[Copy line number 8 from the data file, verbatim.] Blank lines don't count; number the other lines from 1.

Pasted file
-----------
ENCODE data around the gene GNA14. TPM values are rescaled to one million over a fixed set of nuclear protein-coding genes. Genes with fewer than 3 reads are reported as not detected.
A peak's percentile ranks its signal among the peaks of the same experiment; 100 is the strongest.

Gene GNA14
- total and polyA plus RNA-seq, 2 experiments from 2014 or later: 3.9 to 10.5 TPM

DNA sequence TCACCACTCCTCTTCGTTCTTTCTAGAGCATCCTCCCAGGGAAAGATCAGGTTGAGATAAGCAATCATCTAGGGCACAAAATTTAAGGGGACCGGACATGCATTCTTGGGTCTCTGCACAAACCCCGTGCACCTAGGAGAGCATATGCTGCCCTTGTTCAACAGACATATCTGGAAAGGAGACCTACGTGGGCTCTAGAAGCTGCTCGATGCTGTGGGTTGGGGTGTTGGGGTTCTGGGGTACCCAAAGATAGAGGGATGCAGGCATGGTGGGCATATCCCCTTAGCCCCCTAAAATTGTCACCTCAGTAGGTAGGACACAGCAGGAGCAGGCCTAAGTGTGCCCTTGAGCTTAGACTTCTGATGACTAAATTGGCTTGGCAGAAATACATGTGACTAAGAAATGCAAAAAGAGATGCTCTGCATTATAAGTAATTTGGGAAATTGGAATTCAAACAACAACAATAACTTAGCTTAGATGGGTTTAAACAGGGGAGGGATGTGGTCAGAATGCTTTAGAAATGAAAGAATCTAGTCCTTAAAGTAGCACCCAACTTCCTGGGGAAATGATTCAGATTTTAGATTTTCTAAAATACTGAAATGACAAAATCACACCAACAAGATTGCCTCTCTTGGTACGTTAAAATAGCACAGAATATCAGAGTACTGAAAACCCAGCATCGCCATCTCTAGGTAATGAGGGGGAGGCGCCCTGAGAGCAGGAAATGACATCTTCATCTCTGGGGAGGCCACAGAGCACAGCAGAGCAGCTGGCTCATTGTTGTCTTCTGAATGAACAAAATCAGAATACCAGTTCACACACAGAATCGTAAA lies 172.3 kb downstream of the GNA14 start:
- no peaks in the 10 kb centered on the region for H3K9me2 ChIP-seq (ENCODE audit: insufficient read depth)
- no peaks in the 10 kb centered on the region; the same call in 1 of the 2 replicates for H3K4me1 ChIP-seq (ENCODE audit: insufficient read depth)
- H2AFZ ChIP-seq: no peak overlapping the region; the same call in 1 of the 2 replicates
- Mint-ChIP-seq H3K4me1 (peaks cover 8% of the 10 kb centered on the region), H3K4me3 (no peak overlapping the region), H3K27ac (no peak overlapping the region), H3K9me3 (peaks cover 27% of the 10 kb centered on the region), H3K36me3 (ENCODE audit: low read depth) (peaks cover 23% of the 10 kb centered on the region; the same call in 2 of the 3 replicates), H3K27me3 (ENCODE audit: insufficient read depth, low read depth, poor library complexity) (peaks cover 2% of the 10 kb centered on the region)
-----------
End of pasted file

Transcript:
- H2AFZ ChIP-seq: no peak overlapping the region; the same call in 1 of the 2 replicates